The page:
Baldwin USD 348 district offices to move
The Baldwin school board agreed Monday that district offices should move across Chapel Street from the old middle school building to a much smaller building now occupied by the East Kansas Special Education Cooperative.
The move was one of several budget-tightening measures the board considered as they prepared to craft a 2013-14 budget with no increase in state per-pupil funding.
Cynde Frick, district financial director, said the move would save the district $10,000 a year in utility costs. However, it was also noted the move would cost the district an equal amount to provide fiber optic cable to the new offices.
Space in the closed Vinland Elementary School has been offered to the special education co-op.
The move’s first-year break-even figure didn’t deter board members from supporting the proposal. Board members Chad Christie and Ande Parks noted state revenue to the district was unlikely to improve in the coming years, so the sooner the district made the move, the sooner it could start realizing savings.
Superintendent Paul Dorathy said the $10,000 savings was a conservative estimate and the district could save more. The district has had discussions with the city and other public entities about leasing space in the old middle school building, which could improve the revenue picture, he said. The school is also listed for sale.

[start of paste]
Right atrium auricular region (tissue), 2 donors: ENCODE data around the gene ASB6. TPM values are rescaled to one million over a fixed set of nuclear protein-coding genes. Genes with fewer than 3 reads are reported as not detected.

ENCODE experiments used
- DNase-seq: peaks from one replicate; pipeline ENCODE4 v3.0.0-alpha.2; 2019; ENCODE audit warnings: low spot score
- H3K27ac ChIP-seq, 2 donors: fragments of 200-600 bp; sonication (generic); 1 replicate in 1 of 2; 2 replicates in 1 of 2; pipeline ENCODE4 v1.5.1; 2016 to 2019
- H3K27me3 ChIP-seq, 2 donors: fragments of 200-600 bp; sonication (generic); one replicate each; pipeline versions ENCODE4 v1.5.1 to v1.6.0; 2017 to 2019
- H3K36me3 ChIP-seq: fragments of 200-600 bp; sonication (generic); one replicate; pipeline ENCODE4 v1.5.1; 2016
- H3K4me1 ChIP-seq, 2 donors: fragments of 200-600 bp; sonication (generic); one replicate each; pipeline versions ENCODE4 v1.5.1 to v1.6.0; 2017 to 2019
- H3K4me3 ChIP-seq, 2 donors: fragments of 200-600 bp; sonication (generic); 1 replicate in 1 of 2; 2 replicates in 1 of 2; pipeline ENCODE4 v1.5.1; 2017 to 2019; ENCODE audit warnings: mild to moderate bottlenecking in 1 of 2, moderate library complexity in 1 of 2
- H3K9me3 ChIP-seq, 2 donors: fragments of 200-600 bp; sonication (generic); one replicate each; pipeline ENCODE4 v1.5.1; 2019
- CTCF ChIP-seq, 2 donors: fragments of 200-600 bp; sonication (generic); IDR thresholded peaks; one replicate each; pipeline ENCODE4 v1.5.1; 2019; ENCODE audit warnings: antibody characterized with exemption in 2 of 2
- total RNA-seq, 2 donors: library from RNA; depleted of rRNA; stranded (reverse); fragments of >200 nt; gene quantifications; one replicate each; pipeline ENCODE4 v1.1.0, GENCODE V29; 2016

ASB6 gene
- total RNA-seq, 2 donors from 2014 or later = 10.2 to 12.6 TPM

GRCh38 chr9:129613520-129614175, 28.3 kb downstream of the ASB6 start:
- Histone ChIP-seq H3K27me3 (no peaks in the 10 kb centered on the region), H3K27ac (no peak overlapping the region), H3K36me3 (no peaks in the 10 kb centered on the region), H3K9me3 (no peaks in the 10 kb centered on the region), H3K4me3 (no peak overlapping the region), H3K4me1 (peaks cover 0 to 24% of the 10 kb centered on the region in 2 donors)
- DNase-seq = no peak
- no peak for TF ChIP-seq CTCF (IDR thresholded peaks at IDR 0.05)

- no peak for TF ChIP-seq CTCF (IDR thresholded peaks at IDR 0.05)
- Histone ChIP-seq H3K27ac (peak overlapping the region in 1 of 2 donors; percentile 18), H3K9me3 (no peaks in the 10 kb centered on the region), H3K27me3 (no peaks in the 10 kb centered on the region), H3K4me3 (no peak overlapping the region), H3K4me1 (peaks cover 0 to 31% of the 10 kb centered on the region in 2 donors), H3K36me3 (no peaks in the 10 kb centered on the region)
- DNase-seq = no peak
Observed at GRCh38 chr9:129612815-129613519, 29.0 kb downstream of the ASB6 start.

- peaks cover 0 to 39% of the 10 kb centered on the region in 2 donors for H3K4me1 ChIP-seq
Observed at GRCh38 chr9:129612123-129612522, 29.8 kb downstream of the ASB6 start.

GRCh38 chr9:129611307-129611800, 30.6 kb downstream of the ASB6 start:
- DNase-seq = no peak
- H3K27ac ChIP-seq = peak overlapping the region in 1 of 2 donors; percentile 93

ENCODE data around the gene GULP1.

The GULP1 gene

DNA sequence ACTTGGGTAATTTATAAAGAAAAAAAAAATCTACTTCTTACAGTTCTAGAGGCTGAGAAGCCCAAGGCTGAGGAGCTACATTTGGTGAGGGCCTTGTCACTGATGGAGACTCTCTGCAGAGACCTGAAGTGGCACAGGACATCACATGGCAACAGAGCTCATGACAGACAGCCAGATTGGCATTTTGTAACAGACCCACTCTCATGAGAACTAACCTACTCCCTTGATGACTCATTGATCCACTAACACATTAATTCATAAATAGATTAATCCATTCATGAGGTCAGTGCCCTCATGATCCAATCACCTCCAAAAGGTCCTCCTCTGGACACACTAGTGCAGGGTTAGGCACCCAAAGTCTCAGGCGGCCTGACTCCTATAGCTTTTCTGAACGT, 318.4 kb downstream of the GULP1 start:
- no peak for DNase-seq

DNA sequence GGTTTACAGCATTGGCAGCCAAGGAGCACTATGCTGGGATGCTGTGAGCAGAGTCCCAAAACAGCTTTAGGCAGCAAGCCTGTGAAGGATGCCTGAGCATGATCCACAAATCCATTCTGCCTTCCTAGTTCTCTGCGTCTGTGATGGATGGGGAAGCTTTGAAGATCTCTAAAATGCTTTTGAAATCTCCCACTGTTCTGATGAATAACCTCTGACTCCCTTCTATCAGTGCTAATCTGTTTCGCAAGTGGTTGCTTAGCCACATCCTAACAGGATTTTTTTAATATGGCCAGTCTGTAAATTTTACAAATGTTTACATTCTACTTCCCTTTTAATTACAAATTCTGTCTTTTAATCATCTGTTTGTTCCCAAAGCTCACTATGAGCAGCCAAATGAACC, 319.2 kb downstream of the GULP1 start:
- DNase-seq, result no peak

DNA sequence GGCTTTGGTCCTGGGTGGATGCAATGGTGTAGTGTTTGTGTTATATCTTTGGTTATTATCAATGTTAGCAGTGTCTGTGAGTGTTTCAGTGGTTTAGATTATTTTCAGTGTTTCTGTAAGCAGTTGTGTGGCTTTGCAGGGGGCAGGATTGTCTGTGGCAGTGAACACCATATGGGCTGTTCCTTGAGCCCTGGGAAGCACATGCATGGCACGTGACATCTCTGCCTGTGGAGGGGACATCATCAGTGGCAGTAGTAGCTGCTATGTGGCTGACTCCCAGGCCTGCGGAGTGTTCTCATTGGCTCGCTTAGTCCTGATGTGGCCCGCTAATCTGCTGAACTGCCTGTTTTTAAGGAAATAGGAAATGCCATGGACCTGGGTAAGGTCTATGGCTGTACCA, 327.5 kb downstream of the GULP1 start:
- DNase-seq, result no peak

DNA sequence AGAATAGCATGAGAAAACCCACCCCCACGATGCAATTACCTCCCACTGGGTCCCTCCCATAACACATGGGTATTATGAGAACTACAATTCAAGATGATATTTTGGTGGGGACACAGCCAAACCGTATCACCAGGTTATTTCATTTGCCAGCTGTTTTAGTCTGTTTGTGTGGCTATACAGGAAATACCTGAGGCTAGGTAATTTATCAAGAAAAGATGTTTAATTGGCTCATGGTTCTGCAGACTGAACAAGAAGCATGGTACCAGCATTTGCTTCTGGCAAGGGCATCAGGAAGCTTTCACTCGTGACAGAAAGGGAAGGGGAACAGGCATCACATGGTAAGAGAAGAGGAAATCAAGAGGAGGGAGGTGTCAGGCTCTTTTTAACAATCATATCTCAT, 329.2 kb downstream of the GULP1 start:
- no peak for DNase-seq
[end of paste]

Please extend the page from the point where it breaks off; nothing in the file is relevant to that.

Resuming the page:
The anticipated saving on utilities included those from vacating the south gym immediately to the west of the district office. The gym was used for junior high and high school wrestling and high school cheerleading practices, which will be moved next school year to the remodeled Baldwin Junior High School auditorium. The gym currently is used for Baldwin City Recreation Commission activities.
That would leave the south gym in the same situation as the closed Vinland Elementary School, another former school building that remained a popular recreational facility.
Frick said utilities at Vinland Elementary School have cost the district $10,000 so far in 2013. That was primarily for electricity during the winter months when different groups used the school’s gym for recreation, she said. To control the cost, the board could charge a user fee or close the gym, she said.
However, board member Sandy Chapman said those using the gym were doing so in accordance with the district’s facilities use policy. She and other board members weren’t comfortable with making an exception to the use policy for a single building and expressed a desire to keep the building open for the Vinland community.
They agreed a separate policy could be established for vacant buildings, which now included the south gym. They agreed to table the discussion until the board’s July meeting.
The board also saved $16,000 by dropping a supplemental student-insurance policy. Frick said the policy, which was meant to supplement insurance families have for their children, was tapped by 15 to 20 families a year but never paid out as much as the premium.